University launches bike rental program on campus
A new, two-wheel "green" alternative is available for pedestrians commuting around campus this fall with the launch of the university's bicycle rental program, Blue Bikes.
A cyclist at U-M prepares to pedal off during a recent Blue Bikes tour of campus. (Photo by Dana Budzaj, Public Affairs)
Thirty blue bicycles, featuring a "blue bike" decal, are available to students, faculty and staff for daily, weekend and semester rentals. Rates begin at $5 for a daily rental, $11 for the weekend and $75 for the semester. The bikes are available at two campus locations: Outdoor Adventures and the North Campus Recreational Building.
Operated by Outdoor Adventures within Recreational Sports, the program was developed in collaboration with Parking & Transportation Services, the Office of Campus Sustainability and the University Planner's Office.
"Offering the bike rental program is progress toward meeting our goals in alternative transportation," said Steve Dolen, executive director of Parking & Transportation Services. "It's also an ideal option for our non-local and international students who may not have immediate access to a vehicle on campus."
The Blue Bikes rental program responds to requests for a more bike-friendly campus, as well as meets recommendations outlined in the Campus Sustainability Integrated Assessment, a two-year project led in partnership by the Graham Sustainability Institute and OCS that resulted in a report and helped defined the university's goals for advancing campus sustainability.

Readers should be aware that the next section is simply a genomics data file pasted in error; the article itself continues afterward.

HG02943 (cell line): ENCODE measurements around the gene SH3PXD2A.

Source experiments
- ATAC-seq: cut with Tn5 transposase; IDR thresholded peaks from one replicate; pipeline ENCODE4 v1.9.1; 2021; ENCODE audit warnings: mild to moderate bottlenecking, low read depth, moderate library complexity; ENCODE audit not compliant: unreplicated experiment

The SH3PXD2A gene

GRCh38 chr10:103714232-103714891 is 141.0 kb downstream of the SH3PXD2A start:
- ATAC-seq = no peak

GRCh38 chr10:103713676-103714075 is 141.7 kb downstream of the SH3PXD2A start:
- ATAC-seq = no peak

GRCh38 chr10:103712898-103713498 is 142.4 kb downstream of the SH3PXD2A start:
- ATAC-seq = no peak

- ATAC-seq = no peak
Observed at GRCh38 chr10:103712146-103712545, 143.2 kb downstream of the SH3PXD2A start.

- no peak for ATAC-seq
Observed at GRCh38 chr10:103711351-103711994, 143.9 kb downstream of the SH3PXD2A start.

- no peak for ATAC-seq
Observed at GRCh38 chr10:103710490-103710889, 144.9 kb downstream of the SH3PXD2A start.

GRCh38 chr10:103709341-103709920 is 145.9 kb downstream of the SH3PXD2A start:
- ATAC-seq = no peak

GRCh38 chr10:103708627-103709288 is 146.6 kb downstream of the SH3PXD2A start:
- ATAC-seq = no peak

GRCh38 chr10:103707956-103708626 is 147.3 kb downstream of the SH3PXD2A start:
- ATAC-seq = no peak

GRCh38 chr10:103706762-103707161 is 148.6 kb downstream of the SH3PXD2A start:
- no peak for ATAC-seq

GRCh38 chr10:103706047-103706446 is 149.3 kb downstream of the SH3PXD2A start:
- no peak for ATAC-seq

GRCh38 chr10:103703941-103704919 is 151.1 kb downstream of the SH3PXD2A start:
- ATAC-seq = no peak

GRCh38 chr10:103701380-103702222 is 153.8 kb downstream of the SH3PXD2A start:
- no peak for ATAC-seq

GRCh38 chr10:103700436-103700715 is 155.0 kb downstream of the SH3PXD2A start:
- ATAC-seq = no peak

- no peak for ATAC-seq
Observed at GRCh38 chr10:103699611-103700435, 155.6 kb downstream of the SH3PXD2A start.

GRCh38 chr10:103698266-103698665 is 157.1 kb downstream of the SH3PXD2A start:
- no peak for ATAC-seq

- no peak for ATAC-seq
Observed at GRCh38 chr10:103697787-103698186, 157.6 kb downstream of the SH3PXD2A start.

Routine maintenance for the Blue Bikes will be provided by Outdoor Adventures, and the unit will continue to offer bike maintenance clinics to the campus community through a partnership with Common Cycle, a community-based, bike repair organization founded by U-M students. Details on the clinics will be posted online later this month at the Outdoor Adventures website.
In addition to the rental program, several supporting bicycle amenities will be installed this fall, including additional bike racks in high-demand areas, two public air pump stations and a "fix it" station near the Central Campus Transit Center where cyclists can access available tools for quick fixes. The university also is participating in discussions to bring a bike-share program to campus and the Ann Arbor area in the future.
Bicyclists also have the option of renting a space in the enclosed bike-storage facility located on the south side of the Thompson Street parking structure. The secured facility has the capacity for 50 bicycles and an air compressor available for use at no additional charge.
"We are always exploring enhancements to the bike experience on campus, and improving the connection between North and Central campuses," Dolen added.
In March, the university was named a Bike Friendly University by the League of American Bicyclists; one of only 35 campuses nationwide to receive the designation.